Vaccine tested in Hartlepool found to be 89.3% effective amid plans to manufacture 60 million doses in North East
The Hartlepool-tested Novavax vaccine has been found to be 89.3% effective, with the Government already signing up to take stock to help cover people across the UK.
If given approval by the Medicines and Healthcare products Regulatory Agency (MHRA) for use in the UK, production is likely to start in March or April at the Fujifilm Diosynth Biotechnologies’s plant in Belasis Avenue in Billingham.
The vaccine has been supported by the National Institute for Health Research (NIHR), the nation's largest funder of health and care research, with late stage studies finding it is effective against the new variants of the virus.
The largest ever double blind study saw more than 15,000 volunteers – including 532 from the Durham Tees Valley area – take part in research across two months, with a quarter aged over 65 and a large proportion had underlying medical conditions.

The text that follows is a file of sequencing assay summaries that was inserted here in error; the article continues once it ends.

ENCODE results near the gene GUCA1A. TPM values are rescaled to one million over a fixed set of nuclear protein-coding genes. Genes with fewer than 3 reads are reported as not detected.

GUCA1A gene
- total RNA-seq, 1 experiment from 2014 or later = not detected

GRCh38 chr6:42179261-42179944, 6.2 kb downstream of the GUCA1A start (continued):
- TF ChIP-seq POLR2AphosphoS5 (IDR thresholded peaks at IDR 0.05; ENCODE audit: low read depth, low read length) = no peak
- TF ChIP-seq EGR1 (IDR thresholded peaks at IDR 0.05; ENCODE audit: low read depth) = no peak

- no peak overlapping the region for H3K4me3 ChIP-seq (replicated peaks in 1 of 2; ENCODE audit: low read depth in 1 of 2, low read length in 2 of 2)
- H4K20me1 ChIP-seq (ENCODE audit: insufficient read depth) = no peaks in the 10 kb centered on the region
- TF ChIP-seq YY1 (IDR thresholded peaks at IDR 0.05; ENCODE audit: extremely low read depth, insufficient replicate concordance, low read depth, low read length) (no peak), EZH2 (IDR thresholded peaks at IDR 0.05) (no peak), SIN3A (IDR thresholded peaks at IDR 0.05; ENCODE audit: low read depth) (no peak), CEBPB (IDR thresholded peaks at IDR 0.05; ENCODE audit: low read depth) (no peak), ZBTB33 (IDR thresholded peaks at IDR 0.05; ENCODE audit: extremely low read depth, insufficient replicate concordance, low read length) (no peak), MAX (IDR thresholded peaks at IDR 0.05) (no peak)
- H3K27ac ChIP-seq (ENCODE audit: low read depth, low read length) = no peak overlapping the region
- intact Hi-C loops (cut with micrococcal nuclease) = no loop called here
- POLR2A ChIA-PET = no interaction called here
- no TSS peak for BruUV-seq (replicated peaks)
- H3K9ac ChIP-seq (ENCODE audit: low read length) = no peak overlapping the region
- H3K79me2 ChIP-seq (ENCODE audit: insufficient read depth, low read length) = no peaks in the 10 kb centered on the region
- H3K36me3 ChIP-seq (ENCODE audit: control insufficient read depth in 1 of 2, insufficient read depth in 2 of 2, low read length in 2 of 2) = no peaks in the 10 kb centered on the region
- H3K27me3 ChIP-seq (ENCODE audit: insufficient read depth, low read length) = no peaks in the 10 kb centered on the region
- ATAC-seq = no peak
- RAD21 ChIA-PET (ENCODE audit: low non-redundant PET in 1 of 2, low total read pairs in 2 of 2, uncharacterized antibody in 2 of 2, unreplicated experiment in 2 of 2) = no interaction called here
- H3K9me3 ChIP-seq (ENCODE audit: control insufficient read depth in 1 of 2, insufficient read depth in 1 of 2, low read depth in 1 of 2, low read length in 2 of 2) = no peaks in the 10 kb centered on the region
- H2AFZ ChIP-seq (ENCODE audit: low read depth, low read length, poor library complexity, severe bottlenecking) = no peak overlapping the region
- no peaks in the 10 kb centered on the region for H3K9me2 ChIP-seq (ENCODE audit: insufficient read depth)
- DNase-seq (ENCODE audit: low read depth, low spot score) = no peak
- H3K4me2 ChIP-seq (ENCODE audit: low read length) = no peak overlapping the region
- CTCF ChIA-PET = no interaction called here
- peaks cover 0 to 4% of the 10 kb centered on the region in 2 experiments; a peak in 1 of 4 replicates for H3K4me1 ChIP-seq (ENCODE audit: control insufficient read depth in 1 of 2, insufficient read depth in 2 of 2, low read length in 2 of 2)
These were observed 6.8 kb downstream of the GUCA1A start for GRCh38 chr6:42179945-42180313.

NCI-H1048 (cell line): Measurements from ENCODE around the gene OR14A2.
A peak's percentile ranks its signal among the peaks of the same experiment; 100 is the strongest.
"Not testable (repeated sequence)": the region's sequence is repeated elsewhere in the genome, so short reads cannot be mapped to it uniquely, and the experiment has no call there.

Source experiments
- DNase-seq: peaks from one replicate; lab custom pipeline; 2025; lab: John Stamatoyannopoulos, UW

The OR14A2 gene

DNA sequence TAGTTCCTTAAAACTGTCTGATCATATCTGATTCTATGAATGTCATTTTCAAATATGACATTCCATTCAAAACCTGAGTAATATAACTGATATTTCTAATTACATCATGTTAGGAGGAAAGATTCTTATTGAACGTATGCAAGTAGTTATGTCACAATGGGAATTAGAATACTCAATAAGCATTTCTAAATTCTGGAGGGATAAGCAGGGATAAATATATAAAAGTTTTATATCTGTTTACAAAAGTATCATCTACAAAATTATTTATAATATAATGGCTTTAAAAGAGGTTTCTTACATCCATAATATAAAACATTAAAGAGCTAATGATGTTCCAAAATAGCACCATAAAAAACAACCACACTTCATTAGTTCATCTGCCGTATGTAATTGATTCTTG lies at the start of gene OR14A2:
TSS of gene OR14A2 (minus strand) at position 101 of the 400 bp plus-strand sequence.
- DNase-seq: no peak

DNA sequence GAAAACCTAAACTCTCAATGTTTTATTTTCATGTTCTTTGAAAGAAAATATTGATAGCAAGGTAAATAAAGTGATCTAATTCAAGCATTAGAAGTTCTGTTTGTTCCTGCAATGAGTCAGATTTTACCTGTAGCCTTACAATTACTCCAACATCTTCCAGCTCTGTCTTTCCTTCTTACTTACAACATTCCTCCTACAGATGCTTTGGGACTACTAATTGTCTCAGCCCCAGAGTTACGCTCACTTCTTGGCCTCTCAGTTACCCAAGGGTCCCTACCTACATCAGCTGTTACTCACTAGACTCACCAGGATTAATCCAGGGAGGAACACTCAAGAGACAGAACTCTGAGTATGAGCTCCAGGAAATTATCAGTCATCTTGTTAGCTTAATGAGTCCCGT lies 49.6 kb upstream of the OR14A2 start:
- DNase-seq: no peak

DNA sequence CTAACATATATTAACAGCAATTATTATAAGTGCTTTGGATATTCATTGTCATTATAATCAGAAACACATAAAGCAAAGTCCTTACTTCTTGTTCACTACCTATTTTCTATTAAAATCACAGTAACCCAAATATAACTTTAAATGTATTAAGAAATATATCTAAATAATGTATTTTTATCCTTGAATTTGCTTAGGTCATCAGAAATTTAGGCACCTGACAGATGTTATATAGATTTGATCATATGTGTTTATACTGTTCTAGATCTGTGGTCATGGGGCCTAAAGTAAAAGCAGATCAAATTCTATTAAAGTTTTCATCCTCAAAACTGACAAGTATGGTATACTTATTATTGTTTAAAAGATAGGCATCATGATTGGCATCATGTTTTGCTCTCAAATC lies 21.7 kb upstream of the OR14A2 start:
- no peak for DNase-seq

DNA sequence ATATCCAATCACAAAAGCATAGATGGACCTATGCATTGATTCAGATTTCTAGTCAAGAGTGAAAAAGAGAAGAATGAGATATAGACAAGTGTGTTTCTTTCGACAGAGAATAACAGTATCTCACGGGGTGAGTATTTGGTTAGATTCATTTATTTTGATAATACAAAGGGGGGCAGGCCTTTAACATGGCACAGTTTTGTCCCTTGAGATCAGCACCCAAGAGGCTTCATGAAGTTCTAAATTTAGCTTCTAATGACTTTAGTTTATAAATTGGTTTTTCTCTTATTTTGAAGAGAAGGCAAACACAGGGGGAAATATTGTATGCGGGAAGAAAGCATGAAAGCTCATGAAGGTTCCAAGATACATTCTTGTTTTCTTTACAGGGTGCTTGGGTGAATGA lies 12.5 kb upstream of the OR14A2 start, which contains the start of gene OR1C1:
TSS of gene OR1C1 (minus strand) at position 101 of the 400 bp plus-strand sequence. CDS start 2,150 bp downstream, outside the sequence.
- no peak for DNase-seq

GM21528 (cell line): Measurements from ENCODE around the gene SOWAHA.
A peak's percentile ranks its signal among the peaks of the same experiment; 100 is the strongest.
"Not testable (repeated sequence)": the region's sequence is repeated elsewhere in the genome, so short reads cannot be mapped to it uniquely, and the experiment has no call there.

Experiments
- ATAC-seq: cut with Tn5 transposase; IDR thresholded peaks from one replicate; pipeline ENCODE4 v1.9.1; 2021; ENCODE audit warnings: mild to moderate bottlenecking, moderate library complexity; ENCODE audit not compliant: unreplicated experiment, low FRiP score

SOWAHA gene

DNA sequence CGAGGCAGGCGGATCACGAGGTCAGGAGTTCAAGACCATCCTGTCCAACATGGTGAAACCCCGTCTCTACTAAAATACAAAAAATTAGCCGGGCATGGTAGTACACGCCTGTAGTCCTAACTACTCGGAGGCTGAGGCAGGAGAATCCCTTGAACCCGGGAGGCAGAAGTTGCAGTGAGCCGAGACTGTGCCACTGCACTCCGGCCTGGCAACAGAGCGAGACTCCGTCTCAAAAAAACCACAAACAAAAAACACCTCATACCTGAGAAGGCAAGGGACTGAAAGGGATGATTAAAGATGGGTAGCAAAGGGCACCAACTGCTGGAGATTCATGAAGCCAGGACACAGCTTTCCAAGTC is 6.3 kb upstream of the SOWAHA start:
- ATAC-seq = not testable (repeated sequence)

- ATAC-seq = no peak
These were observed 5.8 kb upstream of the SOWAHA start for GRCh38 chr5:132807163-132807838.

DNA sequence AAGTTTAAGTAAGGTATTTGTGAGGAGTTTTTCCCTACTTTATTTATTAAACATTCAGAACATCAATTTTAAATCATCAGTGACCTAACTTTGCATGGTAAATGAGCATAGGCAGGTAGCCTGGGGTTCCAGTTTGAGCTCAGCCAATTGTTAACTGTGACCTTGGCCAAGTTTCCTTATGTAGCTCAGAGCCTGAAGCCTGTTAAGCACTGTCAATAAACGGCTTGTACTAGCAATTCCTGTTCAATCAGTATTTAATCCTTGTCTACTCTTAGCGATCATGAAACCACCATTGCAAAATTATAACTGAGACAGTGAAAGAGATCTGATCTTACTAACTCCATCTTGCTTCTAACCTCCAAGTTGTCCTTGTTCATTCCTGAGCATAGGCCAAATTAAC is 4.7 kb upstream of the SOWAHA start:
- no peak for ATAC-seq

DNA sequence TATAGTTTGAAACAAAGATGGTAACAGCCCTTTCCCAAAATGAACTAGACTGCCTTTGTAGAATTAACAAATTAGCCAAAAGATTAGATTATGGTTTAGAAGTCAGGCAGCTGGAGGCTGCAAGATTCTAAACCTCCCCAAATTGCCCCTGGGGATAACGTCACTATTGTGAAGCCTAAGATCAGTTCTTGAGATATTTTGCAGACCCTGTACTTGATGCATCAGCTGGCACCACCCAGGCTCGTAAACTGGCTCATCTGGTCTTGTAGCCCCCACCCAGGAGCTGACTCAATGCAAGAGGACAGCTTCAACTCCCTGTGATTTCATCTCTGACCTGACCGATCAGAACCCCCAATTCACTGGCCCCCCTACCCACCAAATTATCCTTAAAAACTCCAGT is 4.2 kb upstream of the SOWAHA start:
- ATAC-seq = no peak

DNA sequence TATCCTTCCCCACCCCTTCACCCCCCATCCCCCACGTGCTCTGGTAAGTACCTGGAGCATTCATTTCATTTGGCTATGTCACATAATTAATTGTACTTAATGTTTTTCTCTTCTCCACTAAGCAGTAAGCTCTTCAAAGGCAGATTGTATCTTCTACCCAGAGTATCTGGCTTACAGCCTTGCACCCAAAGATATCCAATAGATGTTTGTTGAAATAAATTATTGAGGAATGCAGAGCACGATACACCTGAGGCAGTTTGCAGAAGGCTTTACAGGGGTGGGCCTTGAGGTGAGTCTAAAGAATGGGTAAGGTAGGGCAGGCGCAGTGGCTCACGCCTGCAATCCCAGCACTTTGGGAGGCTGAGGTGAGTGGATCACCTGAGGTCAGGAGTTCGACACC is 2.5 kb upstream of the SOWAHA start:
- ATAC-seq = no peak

Half were given injections 21 days apart, while the remainder were given a placebo.
Prime Minister Boris Johnson, Health Secretary Matt Hancock and Vaccines Minister Nadhim Zahawi, who took part in the study, have already praised the project for its progress.
If approved, it would become the fourth to be approved for use in the UK, while a single-shot jab made by Johnson and Johnson could also be in use by the second half of this year.
Professor Caroline Wroe is Clinical Director at NIHR Clinical Research Network North East and North Cumbria and Co-Principal Investigator of the Novavax study in Hartlepool.
She said: “I am delighted to hear the results of the Novavax study.
"It is fantastic news. I’d like to offer my heartfelt thanks to the participants who volunteered to take part in this important study.
“The entire team across the Durham Tees Valley Research Alliance should be rightly proud of their contribution to this major achievement and I eagerly await to hear if the Novavax vaccine is given MHRA approval.”
Dr David Chadwick, Novavax Principal Investigator for the Durham Tees Valley Research Alliance and Consultant in Infectious Diseases, added: “This trial couldn’t have happened without the amazing support of research delivery staff across the three Durham Tees Valley Research Alliance Trusts and the participants willing to volunteer.”